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piracy and the lost billions a modern day fairy tale

July 12, 2010

I wanted I to attempt to write a piece of fiction, a story if you will, a flight of sheer fancy that my inner soul would dictate and that I would transcribe, something that would have interest enough for you to want to read and that special something that made you read on in the hope of experiencing more, but alas I feel I am not yet ready to address my imagination and post of the many wonders that it can create, well not quite yet anyway.

So instead I want to explore another’s  piece of fiction, one that they profess to be true, a claim that I believe is nothing more than lies and this fiction that I refer is none other than the claims of lost sales that the world’s music royalty’s collection agencies have bandied around as proof that their industry needs further protection against the ravages of piracy.

Piracy is such an emotive world and I suppose that is because it conjures images of swashbuckling men of ill repute pillaging the high seas and oceans, killing and maiming as they went, images of cross-bones and buried treasures with maps of burnt edges where x marked the spot. This was a fantasy world one that never really existed; sure there are pirates that loot the high seas but the image that is embraced by the majority is that of the way that Hollywood and the movies and television industries have painted it and told of it nothing more than fiction.These pirates are greedy killers that would no sooner kill their mother if it meant more loot in the kitty, so I am sure it’s no surprise that this is the image that the RIAA and other liked minded organisations have chosen to paint of p2p networks and the file sharer’s that engage in this practice. It is no doubt buoyed on by the existence or the Pirate Bay the nemesis of copyright and arch-enemy of the music, film, television and any other industry that relies on artificial locks to constrain consumption of an abundant good.

The campaign goes along the lines that you would not steal a physical item so why would you download an illegal copy, and because it’s illegal that downloading it is stealing and that by doing so you have chosen to steal rather than purchase and in the process deprived the owner of the said item, not a physical item but a copy of an intangible concept but a sale. They can still sell an indefinite number of copies of the item and you obviously were not going to buy the item, but that is a lost sale.From this point it is relatively easy task to extrapolate that every illegal download is a lost sale and just multiply the numbers by the retail price and presto you have the budget surplus of the USA as the cost of piracy. Everybody seems to know that these figures are dodgy and recently an US Government Accountability Office said that  “illicit nature of piracy means there is no real way to quantify actual losses, and that some studies have in fact shown piracy to have a “potential positive economic effect.” Yet these organisations continue to sprout these claims as non fiction, however when, copyright holders warn of lost jobs and revenue that piracy is causing they fail to address that a lost sale is not actually a lost sale, but a lost opportunity the money that customers may have spent at your industry is being redirected in other areas of the economy.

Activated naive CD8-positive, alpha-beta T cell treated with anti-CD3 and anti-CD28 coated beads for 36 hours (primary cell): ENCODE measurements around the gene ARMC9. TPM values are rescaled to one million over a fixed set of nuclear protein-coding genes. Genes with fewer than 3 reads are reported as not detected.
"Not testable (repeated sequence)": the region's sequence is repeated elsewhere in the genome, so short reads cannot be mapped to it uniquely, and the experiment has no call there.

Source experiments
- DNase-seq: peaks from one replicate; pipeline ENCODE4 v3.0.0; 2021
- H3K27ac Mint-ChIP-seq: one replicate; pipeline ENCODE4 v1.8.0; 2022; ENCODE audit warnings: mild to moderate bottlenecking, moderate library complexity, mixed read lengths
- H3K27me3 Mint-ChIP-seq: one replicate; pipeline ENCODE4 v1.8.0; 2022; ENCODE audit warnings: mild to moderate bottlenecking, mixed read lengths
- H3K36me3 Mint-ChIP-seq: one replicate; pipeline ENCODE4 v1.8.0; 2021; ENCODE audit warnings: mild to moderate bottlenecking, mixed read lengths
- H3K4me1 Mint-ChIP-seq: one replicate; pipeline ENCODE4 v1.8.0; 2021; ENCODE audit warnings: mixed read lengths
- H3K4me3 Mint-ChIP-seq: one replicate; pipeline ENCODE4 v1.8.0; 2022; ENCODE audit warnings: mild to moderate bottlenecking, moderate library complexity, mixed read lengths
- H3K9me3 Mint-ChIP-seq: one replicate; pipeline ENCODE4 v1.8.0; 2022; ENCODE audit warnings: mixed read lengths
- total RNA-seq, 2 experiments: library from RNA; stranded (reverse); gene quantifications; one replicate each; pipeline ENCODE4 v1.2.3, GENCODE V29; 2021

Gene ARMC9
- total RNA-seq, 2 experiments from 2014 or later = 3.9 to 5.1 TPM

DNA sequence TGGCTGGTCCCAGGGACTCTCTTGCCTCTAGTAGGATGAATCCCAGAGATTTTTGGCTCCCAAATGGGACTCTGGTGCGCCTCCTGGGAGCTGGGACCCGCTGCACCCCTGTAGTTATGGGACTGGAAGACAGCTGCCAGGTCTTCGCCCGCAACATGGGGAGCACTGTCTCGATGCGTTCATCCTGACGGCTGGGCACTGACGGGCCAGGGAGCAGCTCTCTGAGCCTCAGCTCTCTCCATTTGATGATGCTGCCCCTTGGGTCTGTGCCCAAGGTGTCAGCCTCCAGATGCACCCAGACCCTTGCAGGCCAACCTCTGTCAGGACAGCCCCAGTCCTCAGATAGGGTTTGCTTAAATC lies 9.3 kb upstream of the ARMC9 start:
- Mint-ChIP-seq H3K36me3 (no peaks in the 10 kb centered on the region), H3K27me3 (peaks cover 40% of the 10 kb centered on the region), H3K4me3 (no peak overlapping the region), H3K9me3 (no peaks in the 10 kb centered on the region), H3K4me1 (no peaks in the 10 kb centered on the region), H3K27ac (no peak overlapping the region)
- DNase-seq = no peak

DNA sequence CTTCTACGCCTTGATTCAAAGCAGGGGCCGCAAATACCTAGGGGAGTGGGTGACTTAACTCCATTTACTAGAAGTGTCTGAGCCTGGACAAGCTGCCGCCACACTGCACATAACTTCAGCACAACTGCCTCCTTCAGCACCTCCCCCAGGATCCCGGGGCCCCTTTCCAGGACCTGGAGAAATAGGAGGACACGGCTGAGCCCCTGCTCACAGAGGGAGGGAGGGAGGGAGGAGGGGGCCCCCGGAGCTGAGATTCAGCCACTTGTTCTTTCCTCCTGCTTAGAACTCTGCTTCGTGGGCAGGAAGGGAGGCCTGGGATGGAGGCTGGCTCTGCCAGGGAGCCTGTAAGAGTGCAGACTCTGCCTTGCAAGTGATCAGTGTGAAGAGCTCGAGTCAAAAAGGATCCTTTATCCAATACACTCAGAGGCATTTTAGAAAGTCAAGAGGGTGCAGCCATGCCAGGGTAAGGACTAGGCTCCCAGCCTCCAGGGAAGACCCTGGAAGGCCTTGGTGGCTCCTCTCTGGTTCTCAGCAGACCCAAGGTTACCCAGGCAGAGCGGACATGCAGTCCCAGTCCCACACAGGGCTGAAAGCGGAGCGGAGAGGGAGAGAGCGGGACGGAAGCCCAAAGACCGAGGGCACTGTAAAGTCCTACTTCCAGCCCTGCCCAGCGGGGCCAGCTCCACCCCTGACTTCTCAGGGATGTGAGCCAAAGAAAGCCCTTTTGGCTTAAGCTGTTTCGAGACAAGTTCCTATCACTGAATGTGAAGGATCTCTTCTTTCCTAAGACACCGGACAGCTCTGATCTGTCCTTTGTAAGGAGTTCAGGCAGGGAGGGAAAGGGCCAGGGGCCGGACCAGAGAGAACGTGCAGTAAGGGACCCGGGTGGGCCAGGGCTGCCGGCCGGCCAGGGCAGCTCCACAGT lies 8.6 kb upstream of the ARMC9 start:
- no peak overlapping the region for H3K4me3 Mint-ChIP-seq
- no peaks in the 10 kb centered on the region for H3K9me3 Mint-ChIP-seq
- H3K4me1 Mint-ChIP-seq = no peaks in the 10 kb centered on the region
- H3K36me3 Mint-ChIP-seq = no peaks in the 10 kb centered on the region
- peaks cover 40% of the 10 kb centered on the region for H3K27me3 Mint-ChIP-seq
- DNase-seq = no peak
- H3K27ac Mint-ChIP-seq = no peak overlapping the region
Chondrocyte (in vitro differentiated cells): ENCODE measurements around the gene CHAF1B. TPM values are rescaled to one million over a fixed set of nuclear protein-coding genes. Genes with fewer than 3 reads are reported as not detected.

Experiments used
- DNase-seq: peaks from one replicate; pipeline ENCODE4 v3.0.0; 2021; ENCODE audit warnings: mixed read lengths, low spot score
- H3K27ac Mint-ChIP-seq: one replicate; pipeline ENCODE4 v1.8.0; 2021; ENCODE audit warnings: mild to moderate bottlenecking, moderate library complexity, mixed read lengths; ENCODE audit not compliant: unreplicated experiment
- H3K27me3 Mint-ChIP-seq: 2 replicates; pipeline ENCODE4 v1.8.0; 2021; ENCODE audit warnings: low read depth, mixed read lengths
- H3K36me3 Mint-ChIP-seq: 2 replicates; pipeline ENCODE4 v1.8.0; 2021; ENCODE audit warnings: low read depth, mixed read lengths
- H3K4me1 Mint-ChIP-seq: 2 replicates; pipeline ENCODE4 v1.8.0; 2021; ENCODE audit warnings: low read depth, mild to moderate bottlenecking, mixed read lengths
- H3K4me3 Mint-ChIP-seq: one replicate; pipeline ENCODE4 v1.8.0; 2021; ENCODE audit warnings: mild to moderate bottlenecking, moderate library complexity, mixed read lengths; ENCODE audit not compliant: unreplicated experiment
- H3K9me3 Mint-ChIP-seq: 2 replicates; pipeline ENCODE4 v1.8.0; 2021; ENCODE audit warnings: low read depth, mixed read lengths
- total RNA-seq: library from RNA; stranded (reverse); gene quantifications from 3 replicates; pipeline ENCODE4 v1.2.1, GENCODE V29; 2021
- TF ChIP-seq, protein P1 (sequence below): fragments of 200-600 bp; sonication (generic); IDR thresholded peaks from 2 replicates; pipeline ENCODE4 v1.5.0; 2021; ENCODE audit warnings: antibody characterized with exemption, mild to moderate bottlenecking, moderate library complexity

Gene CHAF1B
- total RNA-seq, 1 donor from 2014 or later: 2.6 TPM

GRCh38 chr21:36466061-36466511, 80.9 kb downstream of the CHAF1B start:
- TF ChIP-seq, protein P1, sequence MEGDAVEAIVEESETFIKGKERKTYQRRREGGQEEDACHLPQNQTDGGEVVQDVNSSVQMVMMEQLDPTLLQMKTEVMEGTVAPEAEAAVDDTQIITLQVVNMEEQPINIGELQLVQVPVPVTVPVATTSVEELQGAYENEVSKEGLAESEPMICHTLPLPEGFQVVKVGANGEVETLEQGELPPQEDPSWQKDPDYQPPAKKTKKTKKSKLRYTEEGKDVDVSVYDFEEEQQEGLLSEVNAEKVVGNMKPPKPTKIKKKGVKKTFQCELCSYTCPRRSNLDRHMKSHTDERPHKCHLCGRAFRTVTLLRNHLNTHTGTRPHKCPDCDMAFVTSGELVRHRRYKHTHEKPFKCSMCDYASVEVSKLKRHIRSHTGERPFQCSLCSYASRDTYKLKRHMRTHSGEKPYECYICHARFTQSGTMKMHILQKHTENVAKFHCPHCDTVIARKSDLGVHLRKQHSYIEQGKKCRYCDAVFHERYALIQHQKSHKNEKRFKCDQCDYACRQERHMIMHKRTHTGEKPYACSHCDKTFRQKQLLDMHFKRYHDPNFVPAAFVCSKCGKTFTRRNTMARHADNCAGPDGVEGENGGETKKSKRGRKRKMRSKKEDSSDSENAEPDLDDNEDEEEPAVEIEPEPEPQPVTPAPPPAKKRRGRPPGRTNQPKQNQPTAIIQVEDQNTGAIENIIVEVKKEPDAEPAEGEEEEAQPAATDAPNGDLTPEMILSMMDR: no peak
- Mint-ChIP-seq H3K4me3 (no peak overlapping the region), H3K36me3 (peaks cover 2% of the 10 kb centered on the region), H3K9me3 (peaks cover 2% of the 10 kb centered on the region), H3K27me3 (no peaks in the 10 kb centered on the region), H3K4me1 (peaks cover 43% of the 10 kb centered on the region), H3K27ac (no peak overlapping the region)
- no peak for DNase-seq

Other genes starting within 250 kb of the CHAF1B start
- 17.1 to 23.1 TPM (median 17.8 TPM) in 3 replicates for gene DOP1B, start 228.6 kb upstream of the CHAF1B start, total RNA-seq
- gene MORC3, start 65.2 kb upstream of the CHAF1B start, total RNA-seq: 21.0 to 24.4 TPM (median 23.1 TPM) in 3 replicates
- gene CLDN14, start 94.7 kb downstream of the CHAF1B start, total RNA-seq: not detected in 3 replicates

Companies can no more mandate that people buy their products or offerings than an artist can guarantee the success of their latest album. Although file sharing has shifted the market from physical to digital there is no reason why companies can not encourage participation in delivery platforms that the consumer and their customers are willing to pay for or of course they will go else where. Technology has disruptive effects on legacy industries and innovation and adaption is the only path to survival. And finally I might suggest the real evidence that the clams of lost sales are bogus is that if what was has been suggested as lost sales is in fact true why are governments not suffering larger deficits due to the crippling loss in tax revenue that these lost sales would have caused?  Why because they governments never budgeted for this tax revenue because the revenue is not stolen it never existed at all.

What do think are the losses caused by piracy a work of fiction? Leave me a comment I would love to hear your thoughts on this topic.

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3 Comments leave one →
  1. July 12, 2010 4:13 pm

    I’ve always loved 80’s music, and often it’s the pretty obscure stuff that you just can’t get anymore. sometimes there were rare 12″ mixes which appeared as limited editions and then vanished once people lost interest.

    Sometimes on P2P networks, someone uploads one of these old mixes, or a rare old song that I haven’t heard in years.

    Many years ago when on network allowed live chat between the person with the song and the downloader, morpheus I think it was, I was downloading “Shoop shoop diddy wop cumma cumma wang dang” the person was surprised that I could remember it… not that it’s all that obscure.

    It was uploaded by someone associated with the record, I won’t name names, who simply wanted to see if anyone remembered and went to the effort to download.

    Wolfie!

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